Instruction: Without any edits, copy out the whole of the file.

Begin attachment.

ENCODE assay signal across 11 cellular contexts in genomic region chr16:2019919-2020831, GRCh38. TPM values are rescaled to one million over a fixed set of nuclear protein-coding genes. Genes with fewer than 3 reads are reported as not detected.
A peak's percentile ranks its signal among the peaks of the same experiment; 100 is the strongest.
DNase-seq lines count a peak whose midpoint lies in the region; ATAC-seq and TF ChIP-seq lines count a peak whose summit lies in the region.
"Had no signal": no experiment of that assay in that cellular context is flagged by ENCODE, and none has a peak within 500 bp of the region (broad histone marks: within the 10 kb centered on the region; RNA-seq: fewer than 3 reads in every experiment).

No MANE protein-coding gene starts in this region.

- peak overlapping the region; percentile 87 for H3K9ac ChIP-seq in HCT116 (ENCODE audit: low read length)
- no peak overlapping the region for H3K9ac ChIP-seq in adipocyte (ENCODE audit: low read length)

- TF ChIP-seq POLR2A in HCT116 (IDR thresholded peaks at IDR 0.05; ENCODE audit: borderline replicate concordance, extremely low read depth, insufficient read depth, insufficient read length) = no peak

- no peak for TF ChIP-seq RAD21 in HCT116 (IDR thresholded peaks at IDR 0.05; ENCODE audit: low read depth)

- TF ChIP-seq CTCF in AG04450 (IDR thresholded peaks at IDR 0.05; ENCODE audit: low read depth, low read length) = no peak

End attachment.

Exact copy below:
ENCODE assay signal across 11 cellular contexts in genomic region chr16:2019919-2020831, GRCh38. TPM values are rescaled to one million over a fixed set of nuclear protein-coding genes. Genes with fewer than 3 reads are reported as not detected.
A peak's percentile ranks its signal among the peaks of the same experiment; 100 is the strongest.
DNase-seq lines count a peak whose midpoint lies in the region; ATAC-seq and TF ChIP-seq lines count a peak whose summit lies in the region.
"Had no signal": no experiment of that assay in that cellular context is flagged by ENCODE, and none has a peak within 500 bp of the region (broad histone marks: within the 10 kb centered on the region; RNA-seq: fewer than 3 reads in every experiment).

No MANE protein-coding gene starts in this region.

- peak overlapping the region; percentile 87 for H3K9ac ChIP-seq in HCT116 (ENCODE audit: low read length)
- no peak overlapping the region for H3K9ac ChIP-seq in adipocyte (ENCODE audit: low read length)

- TF ChIP-seq POLR2A in HCT116 (IDR thresholded peaks at IDR 0.05; ENCODE audit: borderline replicate concordance, extremely low read depth, insufficient read depth, insufficient read length) = no peak

- no peak for TF ChIP-seq RAD21 in HCT116 (IDR thresholded peaks at IDR 0.05; ENCODE audit: low read depth)

- TF ChIP-seq CTCF in AG04450 (IDR thresholded peaks at IDR 0.05; ENCODE audit: low read depth, low read length) = no peak